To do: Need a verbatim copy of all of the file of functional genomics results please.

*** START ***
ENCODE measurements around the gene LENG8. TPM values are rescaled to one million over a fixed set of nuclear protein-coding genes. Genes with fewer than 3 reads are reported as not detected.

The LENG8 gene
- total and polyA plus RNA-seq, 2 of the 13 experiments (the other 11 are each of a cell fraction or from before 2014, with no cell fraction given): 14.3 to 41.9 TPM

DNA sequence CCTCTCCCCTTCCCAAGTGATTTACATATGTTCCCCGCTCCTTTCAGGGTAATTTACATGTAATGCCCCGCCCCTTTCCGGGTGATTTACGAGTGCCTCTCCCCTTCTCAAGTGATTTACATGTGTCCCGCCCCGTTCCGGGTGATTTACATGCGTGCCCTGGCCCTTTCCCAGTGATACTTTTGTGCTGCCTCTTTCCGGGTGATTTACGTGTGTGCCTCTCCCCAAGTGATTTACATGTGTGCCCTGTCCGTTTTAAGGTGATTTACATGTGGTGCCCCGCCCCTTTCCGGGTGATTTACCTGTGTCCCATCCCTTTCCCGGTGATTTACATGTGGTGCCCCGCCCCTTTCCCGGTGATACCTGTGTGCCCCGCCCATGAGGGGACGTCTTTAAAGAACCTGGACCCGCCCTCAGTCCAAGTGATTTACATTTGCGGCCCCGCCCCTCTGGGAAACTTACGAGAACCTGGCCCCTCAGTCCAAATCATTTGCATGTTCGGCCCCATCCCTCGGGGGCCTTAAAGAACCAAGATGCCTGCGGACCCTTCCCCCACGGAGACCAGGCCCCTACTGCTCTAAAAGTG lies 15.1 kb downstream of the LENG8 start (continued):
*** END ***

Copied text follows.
ENCODE measurements around the gene LENG8. TPM values are rescaled to one million over a fixed set of nuclear protein-coding genes. Genes with fewer than 3 reads are reported as not detected.

The LENG8 gene
- total and polyA plus RNA-seq, 2 of the 13 experiments (the other 11 are each of a cell fraction or from before 2014, with no cell fraction given): 14.3 to 41.9 TPM

DNA sequence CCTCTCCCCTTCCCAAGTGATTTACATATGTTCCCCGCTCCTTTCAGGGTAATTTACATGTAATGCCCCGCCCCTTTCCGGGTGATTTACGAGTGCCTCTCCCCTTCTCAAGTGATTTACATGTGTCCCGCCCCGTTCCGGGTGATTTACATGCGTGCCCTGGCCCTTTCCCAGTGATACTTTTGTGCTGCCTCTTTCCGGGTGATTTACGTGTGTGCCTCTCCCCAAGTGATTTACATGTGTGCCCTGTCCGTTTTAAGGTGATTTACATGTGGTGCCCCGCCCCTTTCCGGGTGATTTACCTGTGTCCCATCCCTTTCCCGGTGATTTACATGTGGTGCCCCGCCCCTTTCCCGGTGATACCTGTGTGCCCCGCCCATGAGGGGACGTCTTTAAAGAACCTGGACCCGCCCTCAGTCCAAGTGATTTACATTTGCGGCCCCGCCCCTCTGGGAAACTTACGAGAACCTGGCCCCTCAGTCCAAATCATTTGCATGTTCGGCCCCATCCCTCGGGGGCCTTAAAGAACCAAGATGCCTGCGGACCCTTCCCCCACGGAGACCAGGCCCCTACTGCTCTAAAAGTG lies 15.1 kb downstream of the LENG8 start (continued):